|Full name||Lawrence George Rowe|
8 January 1949 |
Kingston, Colony of Jamaica
|Bowling style||Left-arm fast-medium|
|Test debut||16 February 1972 v New Zealand|
|Last Test||29 February 1980 v New Zealand|
|ODI debut||20 December 1975 v Australia|
|Last ODI||6 February 1980 v New Zealand|
|Domestic team information|
Source: Cricket Archive, 17 October 2010
Lawrence, also known as "Yagga", was an elegant right-handed batsman described by Michael Holding, his team mate, as "the best batsman I ever saw". It was felt that his ability was so extraordinary that Gary Sobers believed he could have been the greatest of all West Indian batsmen. At one game Rowe hit a ball so cleanly that it followed a level trajectory like a guided missile over the boundary for six. Gideon Haigh describes the incident:
Early in his innings against England at Kensington Oval, Bridgetown, Barbados, in March 1974, he received a bouncer from Bob Willis. He smashed it flat into the stand at square leg; it travelled most of the way at head height.
He made his debut for Jamaica in 1968–69. He then made history on his Test match debut v New Zealand at Sabina Park, Kingston in 1972, scoring 214 and 100 not out, the first time that a cricketer had scored a double and single century on Test debut. It also gave him a batting average of 314 after his first Test match.
In 1974 v England he scored 302 at Kensington Oval in Barbados.
On his arrival in Australia for the 1975–76 tour Rowe was being hailed as the best batsman in the world. A century in his second Test innings in Australia maintained his average at over 70 runs per innings and it seemed to confirm his reputation. The team was humiliated by the Australian side over the rest of the series and Rowe never regained his previously devastating form.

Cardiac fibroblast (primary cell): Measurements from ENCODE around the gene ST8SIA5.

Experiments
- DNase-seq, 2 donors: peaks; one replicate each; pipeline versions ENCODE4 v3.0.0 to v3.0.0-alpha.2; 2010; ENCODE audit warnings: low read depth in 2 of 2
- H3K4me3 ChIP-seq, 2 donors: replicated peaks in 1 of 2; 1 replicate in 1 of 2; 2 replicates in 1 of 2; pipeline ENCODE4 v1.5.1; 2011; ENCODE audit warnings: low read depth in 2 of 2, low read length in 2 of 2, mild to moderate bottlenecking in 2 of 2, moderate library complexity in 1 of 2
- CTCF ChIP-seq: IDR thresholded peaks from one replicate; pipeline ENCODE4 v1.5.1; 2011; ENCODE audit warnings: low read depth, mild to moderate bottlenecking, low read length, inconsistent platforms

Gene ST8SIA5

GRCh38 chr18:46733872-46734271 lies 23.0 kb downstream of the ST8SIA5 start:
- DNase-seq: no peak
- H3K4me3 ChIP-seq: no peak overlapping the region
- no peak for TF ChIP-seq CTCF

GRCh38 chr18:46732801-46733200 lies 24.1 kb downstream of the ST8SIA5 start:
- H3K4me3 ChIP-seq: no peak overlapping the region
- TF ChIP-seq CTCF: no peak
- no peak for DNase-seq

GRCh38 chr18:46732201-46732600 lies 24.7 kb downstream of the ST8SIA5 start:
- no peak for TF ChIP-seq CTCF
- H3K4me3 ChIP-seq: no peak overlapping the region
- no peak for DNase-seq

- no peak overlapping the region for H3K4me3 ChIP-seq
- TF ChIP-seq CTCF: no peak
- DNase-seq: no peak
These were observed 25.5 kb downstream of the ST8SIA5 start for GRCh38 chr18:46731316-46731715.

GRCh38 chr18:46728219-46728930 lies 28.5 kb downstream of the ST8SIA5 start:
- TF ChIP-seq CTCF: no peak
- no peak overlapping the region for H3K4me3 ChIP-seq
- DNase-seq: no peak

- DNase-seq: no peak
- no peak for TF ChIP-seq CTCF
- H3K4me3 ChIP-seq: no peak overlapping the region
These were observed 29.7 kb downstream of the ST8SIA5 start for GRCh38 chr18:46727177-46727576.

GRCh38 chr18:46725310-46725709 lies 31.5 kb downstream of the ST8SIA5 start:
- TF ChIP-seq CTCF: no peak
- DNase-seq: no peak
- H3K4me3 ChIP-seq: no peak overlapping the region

Rowe was a West Indies batting "hero" in the days before Viv Richards. He played 30 Test matches scoring a total of 2,047 runs at an average of 43. He was known to whistle while he batted though he seemed to be injury prone; he suffered problems with his eyesight and was allergic to grass.
He played 30 Tests between 1972 and 1980 and played 11 One Day Internationals. Rowe played for Derbyshire in the English County Championship and also joined World Series Cricket, where he scored 175 in one match for the WSC West Indies XI. He is one of only four West Indian batsman to have scored a triple century, the others being Garfield Sobers, Chris Gayle and Brian Lara.
Rowe, when past his prime, became infamous in 1982–83, because he led a rebel tour to South Africa during the days of apartheid when they were isolated from world sport. The West Indian public were outraged by the tour and Rowe himself and others were ostracised in Jamaica. This may have been a primary reason for Rowe subsequently settling in Miami, USA. During the lunch break of the first Test between West Indies and India on 20 June 2011, Rowe was honoured when the Sabina Park stadium was named after him, in a ceremony that also honoured Michael Holding and Courtney Walsh. He took the opportunity to lay those ghosts to rest with an apology on behalf of that ill-fated team, saying:
"...Today I sincerely apologise to the cricketing fraternity of Jamaica, the Caribbean and the rest of the world."
However, after much protest, Lindel Wright, JCA president, the decision was revoked by the board after Rowe stated publicly that he saw nothing wrong with his decision to tour apartheid South Africa.